I was sitting in our car on Monday night in Baie-Comeau, Québec, waiting for the ferry to arrive to take us to Matane on the other side of the St. Lawrence Seaway. As I had about 45 minutes to while away, I put the first CD in Jean-Yves Thibaudet‘s 5 disk set of Satie’s piano music and listened to the 3 Sarabandes – the first three tracks on the record.
I was not familiar at all with these pieces before I bought this CD, and initially tended to skip them or not pay them much mind as they were followed immediately by the well-known Gymnopedies.
But since I have heard them a few times, I find them in some ways more satisfying than the more well-known pieces.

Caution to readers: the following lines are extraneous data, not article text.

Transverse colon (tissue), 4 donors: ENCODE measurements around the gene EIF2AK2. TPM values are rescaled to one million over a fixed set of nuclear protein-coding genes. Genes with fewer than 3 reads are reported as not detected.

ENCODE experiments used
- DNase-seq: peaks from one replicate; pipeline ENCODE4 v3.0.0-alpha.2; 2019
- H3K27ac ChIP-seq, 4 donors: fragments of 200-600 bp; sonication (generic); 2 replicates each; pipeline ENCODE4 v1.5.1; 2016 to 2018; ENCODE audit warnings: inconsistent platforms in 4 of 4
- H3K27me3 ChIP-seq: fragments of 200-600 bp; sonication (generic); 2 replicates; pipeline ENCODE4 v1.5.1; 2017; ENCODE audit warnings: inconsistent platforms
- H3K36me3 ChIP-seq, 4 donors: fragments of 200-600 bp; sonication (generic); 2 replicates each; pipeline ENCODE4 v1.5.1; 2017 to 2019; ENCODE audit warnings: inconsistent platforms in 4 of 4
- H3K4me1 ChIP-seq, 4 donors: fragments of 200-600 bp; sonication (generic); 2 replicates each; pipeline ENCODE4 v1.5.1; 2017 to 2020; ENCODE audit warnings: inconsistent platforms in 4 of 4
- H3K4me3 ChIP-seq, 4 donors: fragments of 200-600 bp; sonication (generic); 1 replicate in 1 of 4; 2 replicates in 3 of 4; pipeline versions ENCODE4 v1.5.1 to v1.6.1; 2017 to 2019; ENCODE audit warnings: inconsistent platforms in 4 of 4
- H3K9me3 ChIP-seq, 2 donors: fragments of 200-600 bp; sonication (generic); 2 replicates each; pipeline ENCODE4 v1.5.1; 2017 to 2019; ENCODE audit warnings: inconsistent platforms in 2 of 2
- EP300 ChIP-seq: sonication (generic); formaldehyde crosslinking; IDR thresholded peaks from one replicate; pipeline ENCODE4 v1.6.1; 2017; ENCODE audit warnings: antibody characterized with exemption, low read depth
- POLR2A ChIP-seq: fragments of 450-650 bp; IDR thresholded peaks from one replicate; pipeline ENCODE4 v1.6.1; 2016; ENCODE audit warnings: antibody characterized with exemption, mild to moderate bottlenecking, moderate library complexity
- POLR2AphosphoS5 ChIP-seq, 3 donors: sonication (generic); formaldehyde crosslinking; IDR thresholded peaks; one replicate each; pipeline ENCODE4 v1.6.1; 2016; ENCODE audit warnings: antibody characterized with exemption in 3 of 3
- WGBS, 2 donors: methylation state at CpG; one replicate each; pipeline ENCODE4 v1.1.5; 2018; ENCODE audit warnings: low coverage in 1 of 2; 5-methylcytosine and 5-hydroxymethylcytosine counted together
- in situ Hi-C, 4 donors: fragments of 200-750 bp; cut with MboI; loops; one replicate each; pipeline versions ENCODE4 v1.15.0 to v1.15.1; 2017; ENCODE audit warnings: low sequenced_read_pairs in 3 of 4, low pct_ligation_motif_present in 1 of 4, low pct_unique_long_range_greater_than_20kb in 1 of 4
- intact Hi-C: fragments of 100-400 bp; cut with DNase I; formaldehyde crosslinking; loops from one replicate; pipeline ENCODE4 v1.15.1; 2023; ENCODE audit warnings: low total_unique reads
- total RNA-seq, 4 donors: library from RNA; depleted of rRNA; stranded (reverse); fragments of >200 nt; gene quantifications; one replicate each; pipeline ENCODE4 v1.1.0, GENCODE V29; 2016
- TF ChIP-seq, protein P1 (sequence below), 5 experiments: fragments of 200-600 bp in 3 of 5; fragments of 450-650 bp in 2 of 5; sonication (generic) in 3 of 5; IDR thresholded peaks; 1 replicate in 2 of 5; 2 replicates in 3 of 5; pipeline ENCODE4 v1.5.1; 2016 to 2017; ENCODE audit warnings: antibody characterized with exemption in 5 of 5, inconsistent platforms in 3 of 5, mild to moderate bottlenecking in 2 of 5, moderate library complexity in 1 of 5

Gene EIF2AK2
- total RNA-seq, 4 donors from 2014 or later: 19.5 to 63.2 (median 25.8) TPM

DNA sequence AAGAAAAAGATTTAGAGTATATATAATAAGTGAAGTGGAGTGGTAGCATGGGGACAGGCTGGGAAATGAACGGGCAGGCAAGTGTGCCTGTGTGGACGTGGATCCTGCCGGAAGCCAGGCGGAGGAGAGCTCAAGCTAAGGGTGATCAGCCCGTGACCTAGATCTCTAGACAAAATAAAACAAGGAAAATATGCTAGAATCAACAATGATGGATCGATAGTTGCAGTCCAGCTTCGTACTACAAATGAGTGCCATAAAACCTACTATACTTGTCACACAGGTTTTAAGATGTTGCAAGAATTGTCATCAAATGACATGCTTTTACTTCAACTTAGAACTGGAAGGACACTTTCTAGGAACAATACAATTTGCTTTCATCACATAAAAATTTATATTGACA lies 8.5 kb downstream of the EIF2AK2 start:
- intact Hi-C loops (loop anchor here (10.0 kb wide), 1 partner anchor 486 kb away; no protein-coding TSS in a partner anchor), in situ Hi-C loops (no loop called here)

They are less attractive on the surface, lacking the lilting rhythm of the Gymopedies, and appear to be incomplete or oddly shaped on first listenings. The connection with the music of John Cage is made quite apparent here, and it is easy to understand why Cage held Satie in such high regard. By subverting conventions of time and form in subtle ways, these pieces stand out in sharp relief from the piano music of Satie’s contemporaries. Here, the music seems to have uncoupled itself from time. There’s a spaciousness that leads you to pay as much attention to gaps between the notes as to the music itself.
I sat in the Parc des Pioneers adjacent to the bay of this extraordinary town, a blend of natural Canadian beauty and heavy industry, listening to this music. I felt out of time and place myself. French music, played by a French pianist in a wholly French town – yet part of North America.
A moment that will remain with me.